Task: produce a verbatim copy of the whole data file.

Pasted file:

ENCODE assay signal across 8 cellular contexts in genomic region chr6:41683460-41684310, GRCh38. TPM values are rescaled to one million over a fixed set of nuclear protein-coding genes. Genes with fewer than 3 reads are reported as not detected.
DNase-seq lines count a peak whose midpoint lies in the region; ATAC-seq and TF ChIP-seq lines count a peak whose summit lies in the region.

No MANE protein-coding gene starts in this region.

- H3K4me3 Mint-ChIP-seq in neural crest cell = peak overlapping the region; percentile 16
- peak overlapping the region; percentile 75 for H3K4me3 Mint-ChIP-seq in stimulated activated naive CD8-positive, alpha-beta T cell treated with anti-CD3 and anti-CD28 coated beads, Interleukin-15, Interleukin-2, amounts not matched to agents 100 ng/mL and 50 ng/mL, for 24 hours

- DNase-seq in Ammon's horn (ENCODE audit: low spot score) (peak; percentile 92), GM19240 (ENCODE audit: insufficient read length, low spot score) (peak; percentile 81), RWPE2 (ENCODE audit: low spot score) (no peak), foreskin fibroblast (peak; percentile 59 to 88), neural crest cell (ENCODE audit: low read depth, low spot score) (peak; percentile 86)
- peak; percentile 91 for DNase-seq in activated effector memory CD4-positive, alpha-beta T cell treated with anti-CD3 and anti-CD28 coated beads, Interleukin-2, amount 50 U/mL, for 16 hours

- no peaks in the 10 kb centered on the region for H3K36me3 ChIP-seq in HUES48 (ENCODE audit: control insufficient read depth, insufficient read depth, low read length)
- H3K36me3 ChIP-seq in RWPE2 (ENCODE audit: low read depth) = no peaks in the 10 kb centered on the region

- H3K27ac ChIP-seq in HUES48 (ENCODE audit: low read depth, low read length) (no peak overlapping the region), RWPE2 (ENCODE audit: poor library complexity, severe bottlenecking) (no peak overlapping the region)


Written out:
ENCODE assay signal across 8 cellular contexts in genomic region chr6:41683460-41684310, GRCh38. TPM values are rescaled to one million over a fixed set of nuclear protein-coding genes. Genes with fewer than 3 reads are reported as not detected.
DNase-seq lines count a peak whose midpoint lies in the region; ATAC-seq and TF ChIP-seq lines count a peak whose summit lies in the region.

No MANE protein-coding gene starts in this region.

- H3K4me3 Mint-ChIP-seq in neural crest cell = peak overlapping the region; percentile 16
- peak overlapping the region; percentile 75 for H3K4me3 Mint-ChIP-seq in stimulated activated naive CD8-positive, alpha-beta T cell treated with anti-CD3 and anti-CD28 coated beads, Interleukin-15, Interleukin-2, amounts not matched to agents 100 ng/mL and 50 ng/mL, for 24 hours

- DNase-seq in Ammon's horn (ENCODE audit: low spot score) (peak; percentile 92), GM19240 (ENCODE audit: insufficient read length, low spot score) (peak; percentile 81), RWPE2 (ENCODE audit: low spot score) (no peak), foreskin fibroblast (peak; percentile 59 to 88), neural crest cell (ENCODE audit: low read depth, low spot score) (peak; percentile 86)
- peak; percentile 91 for DNase-seq in activated effector memory CD4-positive, alpha-beta T cell treated with anti-CD3 and anti-CD28 coated beads, Interleukin-2, amount 50 U/mL, for 16 hours

- no peaks in the 10 kb centered on the region for H3K36me3 ChIP-seq in HUES48 (ENCODE audit: control insufficient read depth, insufficient read depth, low read length)
- H3K36me3 ChIP-seq in RWPE2 (ENCODE audit: low read depth) = no peaks in the 10 kb centered on the region

- H3K27ac ChIP-seq in HUES48 (ENCODE audit: low read depth, low read length) (no peak overlapping the region), RWPE2 (ENCODE audit: poor library complexity, severe bottlenecking) (no peak overlapping the region)